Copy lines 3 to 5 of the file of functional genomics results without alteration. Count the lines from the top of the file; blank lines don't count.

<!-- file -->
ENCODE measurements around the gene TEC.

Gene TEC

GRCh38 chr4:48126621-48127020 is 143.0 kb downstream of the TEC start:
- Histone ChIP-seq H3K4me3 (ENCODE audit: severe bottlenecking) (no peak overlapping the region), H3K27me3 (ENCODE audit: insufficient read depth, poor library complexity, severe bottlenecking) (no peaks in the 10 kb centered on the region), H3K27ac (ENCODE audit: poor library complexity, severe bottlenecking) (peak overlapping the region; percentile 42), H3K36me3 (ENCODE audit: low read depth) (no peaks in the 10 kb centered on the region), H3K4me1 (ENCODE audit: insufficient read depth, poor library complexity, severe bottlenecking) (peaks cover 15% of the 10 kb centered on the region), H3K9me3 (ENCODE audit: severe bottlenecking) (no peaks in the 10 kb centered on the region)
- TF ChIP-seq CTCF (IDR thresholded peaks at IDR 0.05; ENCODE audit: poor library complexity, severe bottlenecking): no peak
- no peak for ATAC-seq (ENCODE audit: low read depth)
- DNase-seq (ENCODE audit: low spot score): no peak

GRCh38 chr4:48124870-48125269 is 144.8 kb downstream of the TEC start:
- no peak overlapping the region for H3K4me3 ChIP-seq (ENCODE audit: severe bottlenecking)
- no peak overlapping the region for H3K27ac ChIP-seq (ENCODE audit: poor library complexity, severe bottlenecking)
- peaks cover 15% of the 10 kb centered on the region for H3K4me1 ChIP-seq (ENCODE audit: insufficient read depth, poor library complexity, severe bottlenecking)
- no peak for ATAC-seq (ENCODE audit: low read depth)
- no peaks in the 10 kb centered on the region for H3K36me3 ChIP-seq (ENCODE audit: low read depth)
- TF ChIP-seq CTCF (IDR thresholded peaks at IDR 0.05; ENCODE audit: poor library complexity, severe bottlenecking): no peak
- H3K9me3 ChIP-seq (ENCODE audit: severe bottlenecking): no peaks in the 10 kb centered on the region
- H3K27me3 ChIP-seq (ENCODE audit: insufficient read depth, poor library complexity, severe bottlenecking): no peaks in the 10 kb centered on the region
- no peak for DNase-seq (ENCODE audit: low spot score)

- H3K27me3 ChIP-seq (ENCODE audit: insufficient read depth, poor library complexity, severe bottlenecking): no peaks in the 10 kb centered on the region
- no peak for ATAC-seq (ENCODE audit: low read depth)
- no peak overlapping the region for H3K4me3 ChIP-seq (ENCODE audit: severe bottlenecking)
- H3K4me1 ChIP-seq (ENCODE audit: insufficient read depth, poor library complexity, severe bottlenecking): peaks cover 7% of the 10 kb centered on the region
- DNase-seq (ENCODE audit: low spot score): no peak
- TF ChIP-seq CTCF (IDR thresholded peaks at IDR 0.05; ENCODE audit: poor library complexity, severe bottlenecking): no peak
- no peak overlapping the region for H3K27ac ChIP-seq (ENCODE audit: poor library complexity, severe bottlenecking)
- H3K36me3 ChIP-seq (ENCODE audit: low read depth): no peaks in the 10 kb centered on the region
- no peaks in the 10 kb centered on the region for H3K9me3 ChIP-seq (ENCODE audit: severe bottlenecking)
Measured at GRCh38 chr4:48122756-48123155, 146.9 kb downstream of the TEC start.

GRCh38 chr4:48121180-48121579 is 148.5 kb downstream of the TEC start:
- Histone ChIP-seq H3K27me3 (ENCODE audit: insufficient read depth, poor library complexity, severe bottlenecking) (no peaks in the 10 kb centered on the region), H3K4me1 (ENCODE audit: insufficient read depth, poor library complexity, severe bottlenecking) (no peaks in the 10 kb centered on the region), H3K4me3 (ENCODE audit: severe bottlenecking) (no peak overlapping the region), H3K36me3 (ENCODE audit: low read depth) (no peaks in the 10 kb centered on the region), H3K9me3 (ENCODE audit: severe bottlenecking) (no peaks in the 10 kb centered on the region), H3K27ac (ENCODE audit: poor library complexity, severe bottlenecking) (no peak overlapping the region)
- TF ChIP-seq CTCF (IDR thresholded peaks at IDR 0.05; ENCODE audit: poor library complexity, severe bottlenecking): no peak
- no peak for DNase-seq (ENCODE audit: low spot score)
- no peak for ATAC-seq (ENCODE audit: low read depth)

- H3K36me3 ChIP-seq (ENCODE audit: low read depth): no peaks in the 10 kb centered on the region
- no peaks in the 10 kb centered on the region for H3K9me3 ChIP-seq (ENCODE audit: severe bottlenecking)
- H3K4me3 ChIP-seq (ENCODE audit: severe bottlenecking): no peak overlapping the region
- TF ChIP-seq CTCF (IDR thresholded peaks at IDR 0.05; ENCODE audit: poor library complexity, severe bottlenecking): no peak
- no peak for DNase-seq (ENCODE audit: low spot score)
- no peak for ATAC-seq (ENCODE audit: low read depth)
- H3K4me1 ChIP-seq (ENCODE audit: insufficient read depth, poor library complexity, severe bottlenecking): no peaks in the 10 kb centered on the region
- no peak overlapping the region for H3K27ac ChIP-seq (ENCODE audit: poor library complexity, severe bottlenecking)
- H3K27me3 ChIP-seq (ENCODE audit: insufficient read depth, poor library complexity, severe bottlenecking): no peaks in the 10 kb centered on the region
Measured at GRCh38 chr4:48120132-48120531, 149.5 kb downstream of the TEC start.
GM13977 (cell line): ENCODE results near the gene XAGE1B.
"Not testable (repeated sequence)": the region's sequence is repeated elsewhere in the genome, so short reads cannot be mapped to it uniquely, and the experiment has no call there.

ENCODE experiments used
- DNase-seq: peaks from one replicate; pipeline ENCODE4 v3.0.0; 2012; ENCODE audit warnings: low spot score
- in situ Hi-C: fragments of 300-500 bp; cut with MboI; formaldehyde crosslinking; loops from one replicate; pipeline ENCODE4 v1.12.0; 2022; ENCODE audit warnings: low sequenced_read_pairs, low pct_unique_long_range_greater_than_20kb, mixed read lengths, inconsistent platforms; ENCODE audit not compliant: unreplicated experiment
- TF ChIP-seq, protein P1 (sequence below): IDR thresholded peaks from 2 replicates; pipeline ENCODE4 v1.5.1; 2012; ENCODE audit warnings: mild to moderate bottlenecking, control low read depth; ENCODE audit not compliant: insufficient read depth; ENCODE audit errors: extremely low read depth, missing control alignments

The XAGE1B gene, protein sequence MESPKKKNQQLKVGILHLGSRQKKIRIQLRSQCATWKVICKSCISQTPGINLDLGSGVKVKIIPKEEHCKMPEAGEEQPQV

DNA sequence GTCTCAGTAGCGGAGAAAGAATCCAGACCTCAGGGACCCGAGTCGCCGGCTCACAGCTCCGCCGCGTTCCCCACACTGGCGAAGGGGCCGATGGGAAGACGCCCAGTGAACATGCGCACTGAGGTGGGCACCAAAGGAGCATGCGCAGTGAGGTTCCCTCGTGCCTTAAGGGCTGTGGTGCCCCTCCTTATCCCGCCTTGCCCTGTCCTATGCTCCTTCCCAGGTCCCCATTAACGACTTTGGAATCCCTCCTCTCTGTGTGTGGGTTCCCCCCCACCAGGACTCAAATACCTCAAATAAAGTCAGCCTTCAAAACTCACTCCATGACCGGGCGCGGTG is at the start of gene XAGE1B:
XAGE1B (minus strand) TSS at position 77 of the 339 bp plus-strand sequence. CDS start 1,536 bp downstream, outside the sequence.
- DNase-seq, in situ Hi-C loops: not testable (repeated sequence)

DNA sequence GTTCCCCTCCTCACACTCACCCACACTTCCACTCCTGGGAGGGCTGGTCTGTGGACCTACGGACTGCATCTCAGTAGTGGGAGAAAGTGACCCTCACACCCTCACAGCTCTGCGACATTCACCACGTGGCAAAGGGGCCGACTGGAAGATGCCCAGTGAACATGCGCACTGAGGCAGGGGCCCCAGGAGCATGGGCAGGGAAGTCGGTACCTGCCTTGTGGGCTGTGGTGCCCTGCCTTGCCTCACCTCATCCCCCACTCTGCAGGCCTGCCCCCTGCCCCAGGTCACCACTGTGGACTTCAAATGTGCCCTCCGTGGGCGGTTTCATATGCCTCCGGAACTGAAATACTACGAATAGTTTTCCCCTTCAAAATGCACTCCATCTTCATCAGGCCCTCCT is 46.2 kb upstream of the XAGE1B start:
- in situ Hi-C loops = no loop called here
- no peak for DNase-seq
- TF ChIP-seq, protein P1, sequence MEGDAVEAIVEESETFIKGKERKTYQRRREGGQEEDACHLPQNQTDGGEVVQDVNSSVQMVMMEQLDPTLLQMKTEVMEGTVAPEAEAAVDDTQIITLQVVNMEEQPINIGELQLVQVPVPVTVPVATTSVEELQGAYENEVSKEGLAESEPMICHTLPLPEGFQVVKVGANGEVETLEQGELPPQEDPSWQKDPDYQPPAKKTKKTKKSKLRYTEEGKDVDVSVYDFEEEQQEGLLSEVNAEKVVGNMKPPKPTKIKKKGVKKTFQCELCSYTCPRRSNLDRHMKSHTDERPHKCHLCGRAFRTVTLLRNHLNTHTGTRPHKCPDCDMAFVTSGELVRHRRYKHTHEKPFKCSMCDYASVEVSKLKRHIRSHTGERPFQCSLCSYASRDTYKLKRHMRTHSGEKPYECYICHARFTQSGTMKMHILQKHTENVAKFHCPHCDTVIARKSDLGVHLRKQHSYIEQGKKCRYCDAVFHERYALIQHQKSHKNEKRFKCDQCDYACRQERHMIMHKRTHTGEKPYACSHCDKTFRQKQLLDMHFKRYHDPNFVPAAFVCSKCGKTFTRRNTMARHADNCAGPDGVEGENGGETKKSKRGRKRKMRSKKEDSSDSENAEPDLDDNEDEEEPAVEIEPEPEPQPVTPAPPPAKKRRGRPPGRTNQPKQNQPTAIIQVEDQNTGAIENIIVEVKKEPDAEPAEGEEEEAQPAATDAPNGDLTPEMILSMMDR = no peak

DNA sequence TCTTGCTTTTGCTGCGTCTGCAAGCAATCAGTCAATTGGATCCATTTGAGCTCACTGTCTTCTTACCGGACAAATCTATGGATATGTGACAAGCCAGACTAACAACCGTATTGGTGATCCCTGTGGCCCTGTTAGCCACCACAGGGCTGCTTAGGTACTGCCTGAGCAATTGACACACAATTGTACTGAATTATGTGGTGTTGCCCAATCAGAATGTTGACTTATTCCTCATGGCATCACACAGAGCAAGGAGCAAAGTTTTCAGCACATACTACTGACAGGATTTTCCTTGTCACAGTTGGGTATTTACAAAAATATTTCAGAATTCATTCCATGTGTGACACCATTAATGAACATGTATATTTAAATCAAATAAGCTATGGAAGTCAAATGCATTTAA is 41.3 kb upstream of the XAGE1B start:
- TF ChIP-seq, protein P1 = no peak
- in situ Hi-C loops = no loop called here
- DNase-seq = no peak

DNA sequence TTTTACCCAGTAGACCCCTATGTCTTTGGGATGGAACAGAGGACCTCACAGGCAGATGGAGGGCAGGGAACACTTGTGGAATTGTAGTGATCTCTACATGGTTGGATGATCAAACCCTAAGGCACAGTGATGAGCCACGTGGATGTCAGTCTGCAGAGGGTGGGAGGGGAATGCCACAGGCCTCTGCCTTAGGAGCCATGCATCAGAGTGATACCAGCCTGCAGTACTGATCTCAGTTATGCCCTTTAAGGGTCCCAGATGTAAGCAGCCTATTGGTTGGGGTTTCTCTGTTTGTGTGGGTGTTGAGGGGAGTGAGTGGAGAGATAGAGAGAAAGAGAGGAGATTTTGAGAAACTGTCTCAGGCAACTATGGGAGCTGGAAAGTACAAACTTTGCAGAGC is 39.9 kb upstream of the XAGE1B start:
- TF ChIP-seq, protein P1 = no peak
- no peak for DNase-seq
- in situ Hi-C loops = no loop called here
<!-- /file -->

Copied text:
GRCh38 chr4:48126621-48127020 is 143.0 kb downstream of the TEC start:
- Histone ChIP-seq H3K4me3 (ENCODE audit: severe bottlenecking) (no peak overlapping the region), H3K27me3 (ENCODE audit: insufficient read depth, poor library complexity, severe bottlenecking) (no peaks in the 10 kb centered on the region), H3K27ac (ENCODE audit: poor library complexity, severe bottlenecking) (peak overlapping the region; percentile 42), H3K36me3 (ENCODE audit: low read depth) (no peaks in the 10 kb centered on the region), H3K4me1 (ENCODE audit: insufficient read depth, poor library complexity, severe bottlenecking) (peaks cover 15% of the 10 kb centered on the region), H3K9me3 (ENCODE audit: severe bottlenecking) (no peaks in the 10 kb centered on the region)
- TF ChIP-seq CTCF (IDR thresholded peaks at IDR 0.05; ENCODE audit: poor library complexity, severe bottlenecking): no peak